VOSA launches crackdown to improve van fleet safety

VOSA has warned it will come down hard on van operators not complying with regulations in a bid to improve standards within the industry.

The organisation, which has traditionally focused on heavy goods vehicles, will increase its number of roadside inspections and other enforcement activity to target issues such as vehicle unroadworthiness, overloaded vans, and towing infringements.

A VOSA spokesman told Fleet News it will try to educate operators in the first instance, but will dish out fines of up to £200 per offence to drivers if required.

The warning comes after Gordon Macdonald, VOSA’s head of enforcement policy, addressed the issue at a Freight Transport Association (FTA) Van Excellence conference in Sheffield.

A VOSA spokesman said: “This year, we are commencing a programme to address LCV operators’ low compliance and raise the standards of the light commercial vehicle (LCV) industry.

“LCVs are involved in twice as many accidents as HGVs and have an MOT failure rate of 50%.

“Furthermore, in VOSA checks, LCVs are prohibited six out of 10 times and the vehicle is overweight three-quarters of the time.

“The majority who try to be compliant will be offered education and advice to enable them to achieve their goal of operating safe and compliant vehicles.”

A mixed approach will be used to address operators who are ignorant of the requirements, said VOSA.

They will be subject to enforcement action at compliance checks, which can result in drivers facing fixed penalties of up to £200 for each offence committed, while also being offered education to enable them to raise their standards.

The spokesman added: “The minority who have no desire to comply will be subject to enforcement action in an effort to force compliance.”

Ultimately, a business that operates HGVs as well as vans could see its O-Licence revoked as a result of failings in its van operation.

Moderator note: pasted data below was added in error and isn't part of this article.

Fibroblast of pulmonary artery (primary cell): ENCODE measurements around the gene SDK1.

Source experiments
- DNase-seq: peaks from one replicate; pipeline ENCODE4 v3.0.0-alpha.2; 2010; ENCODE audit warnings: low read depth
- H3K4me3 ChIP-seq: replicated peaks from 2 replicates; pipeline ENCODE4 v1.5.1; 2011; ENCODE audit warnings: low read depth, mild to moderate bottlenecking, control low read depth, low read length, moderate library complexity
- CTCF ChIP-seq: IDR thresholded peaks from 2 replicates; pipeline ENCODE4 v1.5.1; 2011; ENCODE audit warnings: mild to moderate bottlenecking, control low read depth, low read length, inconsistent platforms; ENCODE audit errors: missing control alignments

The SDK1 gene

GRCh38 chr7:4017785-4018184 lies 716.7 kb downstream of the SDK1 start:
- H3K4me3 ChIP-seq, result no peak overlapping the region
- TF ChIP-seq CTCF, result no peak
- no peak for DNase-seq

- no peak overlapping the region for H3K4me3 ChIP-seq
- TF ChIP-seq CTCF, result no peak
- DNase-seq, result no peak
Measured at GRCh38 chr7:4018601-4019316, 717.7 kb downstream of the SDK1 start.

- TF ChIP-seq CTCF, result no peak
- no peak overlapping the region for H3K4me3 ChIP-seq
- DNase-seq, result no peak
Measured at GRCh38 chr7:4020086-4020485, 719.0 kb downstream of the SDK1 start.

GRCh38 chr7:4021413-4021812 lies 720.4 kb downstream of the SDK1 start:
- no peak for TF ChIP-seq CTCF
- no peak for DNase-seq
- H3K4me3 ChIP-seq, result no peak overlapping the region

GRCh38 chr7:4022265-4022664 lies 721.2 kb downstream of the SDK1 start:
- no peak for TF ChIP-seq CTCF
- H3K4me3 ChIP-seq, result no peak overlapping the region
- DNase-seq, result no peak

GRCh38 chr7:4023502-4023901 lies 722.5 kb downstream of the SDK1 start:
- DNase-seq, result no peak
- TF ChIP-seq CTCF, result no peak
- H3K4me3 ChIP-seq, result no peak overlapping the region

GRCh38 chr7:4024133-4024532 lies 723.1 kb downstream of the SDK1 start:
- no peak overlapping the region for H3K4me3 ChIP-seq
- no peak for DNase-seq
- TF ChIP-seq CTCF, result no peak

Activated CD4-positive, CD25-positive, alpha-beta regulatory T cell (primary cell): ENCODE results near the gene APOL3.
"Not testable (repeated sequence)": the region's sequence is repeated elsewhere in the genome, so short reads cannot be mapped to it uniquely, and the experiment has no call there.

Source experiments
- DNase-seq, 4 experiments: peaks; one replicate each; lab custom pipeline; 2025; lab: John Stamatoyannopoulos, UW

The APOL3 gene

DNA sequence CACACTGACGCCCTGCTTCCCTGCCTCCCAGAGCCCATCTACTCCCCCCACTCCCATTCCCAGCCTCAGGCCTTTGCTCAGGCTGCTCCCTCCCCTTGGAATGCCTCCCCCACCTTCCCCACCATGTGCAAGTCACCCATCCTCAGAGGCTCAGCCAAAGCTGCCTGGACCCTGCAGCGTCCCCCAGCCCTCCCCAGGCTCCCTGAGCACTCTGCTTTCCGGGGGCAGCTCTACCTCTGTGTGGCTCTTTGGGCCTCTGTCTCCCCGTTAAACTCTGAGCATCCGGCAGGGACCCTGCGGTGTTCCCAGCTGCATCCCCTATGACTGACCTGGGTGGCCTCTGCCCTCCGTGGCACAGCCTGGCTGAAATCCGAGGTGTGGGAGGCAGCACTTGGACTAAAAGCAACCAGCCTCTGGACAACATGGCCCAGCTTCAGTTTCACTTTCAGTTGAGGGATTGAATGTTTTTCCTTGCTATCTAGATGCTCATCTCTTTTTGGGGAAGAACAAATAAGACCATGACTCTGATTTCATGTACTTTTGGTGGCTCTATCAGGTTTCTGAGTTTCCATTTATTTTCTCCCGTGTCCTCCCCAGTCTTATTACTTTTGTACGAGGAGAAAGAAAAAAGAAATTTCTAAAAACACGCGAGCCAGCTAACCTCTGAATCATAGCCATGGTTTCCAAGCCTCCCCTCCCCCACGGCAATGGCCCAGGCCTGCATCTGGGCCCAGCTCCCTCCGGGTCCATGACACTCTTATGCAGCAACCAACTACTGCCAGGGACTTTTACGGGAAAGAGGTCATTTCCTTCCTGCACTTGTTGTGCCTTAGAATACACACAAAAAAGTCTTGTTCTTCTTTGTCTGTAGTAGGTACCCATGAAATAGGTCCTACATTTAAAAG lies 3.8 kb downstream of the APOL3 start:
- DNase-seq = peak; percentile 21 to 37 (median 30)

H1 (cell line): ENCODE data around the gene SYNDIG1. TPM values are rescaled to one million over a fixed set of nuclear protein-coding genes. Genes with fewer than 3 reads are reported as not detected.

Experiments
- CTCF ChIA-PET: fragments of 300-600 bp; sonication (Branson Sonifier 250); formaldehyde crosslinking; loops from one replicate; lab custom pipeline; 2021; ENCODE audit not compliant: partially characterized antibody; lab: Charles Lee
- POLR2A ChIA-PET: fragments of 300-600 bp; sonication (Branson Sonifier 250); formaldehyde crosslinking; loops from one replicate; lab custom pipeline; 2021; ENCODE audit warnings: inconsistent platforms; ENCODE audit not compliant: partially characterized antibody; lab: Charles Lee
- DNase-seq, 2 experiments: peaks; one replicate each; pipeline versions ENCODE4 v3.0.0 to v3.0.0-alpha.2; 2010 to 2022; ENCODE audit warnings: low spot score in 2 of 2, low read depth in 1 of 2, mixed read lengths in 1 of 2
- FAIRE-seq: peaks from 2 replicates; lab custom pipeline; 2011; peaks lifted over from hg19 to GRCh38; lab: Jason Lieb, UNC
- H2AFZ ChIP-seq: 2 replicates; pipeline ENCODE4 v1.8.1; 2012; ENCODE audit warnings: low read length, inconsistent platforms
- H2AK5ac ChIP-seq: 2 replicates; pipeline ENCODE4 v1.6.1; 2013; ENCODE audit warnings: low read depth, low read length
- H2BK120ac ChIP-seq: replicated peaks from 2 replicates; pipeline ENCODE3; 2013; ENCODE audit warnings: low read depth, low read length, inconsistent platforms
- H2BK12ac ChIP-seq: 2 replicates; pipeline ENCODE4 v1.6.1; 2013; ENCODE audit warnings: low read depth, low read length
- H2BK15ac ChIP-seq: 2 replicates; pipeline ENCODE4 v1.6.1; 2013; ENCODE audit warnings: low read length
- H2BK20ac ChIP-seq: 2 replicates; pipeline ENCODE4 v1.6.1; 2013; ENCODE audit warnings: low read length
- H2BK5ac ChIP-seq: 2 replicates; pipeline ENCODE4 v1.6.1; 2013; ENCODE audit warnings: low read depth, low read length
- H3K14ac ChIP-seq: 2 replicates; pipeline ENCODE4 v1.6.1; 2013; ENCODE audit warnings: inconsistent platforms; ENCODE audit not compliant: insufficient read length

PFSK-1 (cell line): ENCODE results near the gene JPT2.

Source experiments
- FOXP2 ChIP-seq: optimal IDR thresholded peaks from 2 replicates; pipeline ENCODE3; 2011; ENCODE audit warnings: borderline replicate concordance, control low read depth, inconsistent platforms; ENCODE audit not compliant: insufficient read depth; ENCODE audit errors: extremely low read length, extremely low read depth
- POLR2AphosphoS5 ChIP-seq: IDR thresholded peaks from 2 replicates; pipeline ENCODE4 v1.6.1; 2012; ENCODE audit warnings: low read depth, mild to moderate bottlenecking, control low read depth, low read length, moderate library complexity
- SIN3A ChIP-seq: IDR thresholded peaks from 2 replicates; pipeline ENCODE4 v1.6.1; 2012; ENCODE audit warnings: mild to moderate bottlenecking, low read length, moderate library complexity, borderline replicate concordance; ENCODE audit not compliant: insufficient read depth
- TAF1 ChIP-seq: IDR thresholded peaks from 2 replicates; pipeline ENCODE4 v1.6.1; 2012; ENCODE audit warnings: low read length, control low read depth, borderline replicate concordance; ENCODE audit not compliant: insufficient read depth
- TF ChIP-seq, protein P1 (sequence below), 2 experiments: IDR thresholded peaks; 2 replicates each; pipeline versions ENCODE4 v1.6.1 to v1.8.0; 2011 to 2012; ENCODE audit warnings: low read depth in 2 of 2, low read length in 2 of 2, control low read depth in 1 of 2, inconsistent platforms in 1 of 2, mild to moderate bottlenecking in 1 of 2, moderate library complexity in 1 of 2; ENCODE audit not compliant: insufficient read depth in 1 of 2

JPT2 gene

VOSA determined to raise standards

The first steps in this initiative will be a programme of checks in 20 cities throughout the year to raise VOSA’s profile with van operators in specific market sectors.

This will be combined with co-operation with trade bodies to convey the message that VOSA is determined to raise the standards of the van fleet through joint working, education, assistance, and, if required, enforcement action.

The spokesman said: “We believe that best practice in the LCV industry can be achieved through the instigation of good compliance systems.

“For example, operator licensing and Van Excellence both promote and insist on the use of good vehicle maintenance and administration systems, as well as systems which ensure vehicles are not overloaded and loads are secure.”

The action is supported by the FTA, which set up the Van Excellence scheme to raise standards in the industry. It operates a code of conduct that encourages van operators to adhere to rules and regulations and gives them advice on how to run their fleet safely and legally.

Mark Cartwright, head of LCVs at FTA, said: “A lot of vans fail MOTs through minor items such as wipers and bulbs. You don’t need to be a technician to realise that these are faulty. Van operators should be educated into checking these regularly.

“Regular maintenance of vans can save businesses a lot of money. A decorator whose van breaks down could lose a day’s wages, so it makes financial sense to keep it in good working order.

“The difference between good and bad operators is that the good ones think of their LCVs as small lorries and maintain them as such. The bad ones think of them as funny shaped cars and need to be re-educated.”

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